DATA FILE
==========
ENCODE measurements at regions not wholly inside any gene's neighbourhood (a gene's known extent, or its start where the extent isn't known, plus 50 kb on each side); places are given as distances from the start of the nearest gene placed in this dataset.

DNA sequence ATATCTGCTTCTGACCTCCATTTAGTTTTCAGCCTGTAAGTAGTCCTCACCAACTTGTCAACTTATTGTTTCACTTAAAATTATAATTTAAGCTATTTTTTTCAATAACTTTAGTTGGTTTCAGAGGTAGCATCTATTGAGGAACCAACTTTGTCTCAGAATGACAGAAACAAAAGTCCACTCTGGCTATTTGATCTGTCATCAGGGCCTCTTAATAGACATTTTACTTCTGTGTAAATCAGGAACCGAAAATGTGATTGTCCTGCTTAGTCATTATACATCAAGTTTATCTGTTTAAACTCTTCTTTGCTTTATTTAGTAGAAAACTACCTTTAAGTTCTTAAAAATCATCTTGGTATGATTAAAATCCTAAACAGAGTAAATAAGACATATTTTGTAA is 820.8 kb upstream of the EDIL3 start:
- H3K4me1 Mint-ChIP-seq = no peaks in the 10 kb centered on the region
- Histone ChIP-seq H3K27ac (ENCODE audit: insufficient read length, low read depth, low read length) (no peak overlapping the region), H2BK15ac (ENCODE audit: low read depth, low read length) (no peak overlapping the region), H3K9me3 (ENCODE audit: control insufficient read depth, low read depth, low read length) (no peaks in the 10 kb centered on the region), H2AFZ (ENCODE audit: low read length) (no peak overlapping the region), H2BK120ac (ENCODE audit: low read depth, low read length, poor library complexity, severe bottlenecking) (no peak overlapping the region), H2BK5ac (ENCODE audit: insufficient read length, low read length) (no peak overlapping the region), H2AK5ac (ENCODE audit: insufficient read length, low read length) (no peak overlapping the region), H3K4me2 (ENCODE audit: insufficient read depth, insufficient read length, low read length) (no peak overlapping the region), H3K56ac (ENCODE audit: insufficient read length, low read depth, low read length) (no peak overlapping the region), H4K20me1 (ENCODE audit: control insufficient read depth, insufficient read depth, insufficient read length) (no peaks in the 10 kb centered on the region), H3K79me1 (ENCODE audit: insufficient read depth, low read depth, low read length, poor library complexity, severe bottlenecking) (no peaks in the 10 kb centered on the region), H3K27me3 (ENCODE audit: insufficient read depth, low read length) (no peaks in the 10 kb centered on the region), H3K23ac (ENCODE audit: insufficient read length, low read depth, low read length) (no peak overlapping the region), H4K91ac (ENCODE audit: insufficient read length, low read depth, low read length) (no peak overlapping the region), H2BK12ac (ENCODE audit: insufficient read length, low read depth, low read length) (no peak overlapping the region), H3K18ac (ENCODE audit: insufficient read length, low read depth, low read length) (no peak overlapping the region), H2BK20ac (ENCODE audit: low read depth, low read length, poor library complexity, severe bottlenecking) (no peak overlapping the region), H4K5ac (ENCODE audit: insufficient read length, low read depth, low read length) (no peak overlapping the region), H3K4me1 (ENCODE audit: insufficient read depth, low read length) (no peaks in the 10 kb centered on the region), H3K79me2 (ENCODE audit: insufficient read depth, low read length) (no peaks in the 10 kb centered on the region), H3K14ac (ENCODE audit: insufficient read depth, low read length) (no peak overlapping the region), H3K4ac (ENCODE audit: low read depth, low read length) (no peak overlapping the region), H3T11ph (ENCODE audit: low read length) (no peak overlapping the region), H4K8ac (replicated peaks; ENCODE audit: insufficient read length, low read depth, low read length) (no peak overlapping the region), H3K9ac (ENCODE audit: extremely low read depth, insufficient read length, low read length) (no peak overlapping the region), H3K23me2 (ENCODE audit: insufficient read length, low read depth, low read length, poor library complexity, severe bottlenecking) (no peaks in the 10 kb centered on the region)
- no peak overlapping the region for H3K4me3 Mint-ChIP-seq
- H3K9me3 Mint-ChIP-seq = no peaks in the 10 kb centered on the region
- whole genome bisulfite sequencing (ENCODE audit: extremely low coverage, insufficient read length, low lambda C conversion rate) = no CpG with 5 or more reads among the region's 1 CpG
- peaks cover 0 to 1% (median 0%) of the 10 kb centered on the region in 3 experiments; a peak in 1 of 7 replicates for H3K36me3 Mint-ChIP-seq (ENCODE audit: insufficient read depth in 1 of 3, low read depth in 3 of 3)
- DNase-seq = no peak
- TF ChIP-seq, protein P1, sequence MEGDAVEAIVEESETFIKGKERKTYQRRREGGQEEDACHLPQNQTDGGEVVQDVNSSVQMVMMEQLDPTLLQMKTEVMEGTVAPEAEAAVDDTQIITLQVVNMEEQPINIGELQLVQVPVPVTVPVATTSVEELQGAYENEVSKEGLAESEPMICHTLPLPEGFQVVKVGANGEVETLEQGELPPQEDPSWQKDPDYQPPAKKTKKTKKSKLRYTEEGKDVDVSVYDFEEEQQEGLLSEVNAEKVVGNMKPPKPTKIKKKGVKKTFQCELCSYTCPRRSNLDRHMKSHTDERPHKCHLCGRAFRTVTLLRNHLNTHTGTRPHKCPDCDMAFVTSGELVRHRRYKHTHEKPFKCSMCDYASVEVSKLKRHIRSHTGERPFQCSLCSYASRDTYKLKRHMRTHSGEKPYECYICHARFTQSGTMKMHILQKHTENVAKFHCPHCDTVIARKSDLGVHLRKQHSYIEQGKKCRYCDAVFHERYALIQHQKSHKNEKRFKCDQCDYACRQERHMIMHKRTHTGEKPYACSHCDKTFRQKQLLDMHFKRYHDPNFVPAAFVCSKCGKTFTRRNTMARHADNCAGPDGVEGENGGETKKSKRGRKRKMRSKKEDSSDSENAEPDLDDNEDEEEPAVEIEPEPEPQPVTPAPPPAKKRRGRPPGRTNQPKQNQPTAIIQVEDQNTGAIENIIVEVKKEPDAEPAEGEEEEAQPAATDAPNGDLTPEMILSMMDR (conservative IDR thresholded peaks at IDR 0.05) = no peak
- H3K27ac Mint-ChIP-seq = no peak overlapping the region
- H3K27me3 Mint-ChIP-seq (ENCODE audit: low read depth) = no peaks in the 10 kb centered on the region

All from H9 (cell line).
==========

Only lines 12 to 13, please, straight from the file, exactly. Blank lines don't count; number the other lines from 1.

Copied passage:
- H3K27me3 Mint-ChIP-seq (ENCODE audit: low read depth) = no peaks in the 10 kb centered on the region

All from H9 (cell line).